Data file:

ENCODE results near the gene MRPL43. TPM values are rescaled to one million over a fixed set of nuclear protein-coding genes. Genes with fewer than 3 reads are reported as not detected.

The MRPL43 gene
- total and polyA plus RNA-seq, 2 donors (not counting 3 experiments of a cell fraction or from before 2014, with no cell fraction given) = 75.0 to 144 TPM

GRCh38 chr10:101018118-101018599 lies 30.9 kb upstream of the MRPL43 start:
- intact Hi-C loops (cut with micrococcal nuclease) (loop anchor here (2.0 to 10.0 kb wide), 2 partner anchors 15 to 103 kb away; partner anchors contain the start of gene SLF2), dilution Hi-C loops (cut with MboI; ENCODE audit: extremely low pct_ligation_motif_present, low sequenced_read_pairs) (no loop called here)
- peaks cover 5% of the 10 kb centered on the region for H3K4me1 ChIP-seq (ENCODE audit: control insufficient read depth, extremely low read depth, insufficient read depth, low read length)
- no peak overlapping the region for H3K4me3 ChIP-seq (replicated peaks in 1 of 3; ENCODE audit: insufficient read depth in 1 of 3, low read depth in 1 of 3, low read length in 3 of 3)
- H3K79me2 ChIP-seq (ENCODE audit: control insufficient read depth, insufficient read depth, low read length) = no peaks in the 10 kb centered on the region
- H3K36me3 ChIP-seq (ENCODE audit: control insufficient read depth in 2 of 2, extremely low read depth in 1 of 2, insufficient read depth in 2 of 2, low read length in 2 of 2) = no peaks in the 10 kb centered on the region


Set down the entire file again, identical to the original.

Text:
ENCODE results near the gene MRPL43. TPM values are rescaled to one million over a fixed set of nuclear protein-coding genes. Genes with fewer than 3 reads are reported as not detected.

The MRPL43 gene
- total and polyA plus RNA-seq, 2 donors (not counting 3 experiments of a cell fraction or from before 2014, with no cell fraction given) = 75.0 to 144 TPM

GRCh38 chr10:101018118-101018599 lies 30.9 kb upstream of the MRPL43 start:
- intact Hi-C loops (cut with micrococcal nuclease) (loop anchor here (2.0 to 10.0 kb wide), 2 partner anchors 15 to 103 kb away; partner anchors contain the start of gene SLF2), dilution Hi-C loops (cut with MboI; ENCODE audit: extremely low pct_ligation_motif_present, low sequenced_read_pairs) (no loop called here)
- peaks cover 5% of the 10 kb centered on the region for H3K4me1 ChIP-seq (ENCODE audit: control insufficient read depth, extremely low read depth, insufficient read depth, low read length)
- no peak overlapping the region for H3K4me3 ChIP-seq (replicated peaks in 1 of 3; ENCODE audit: insufficient read depth in 1 of 3, low read depth in 1 of 3, low read length in 3 of 3)
- H3K79me2 ChIP-seq (ENCODE audit: control insufficient read depth, insufficient read depth, low read length) = no peaks in the 10 kb centered on the region
- H3K36me3 ChIP-seq (ENCODE audit: control insufficient read depth in 2 of 2, extremely low read depth in 1 of 2, insufficient read depth in 2 of 2, low read length in 2 of 2) = no peaks in the 10 kb centered on the region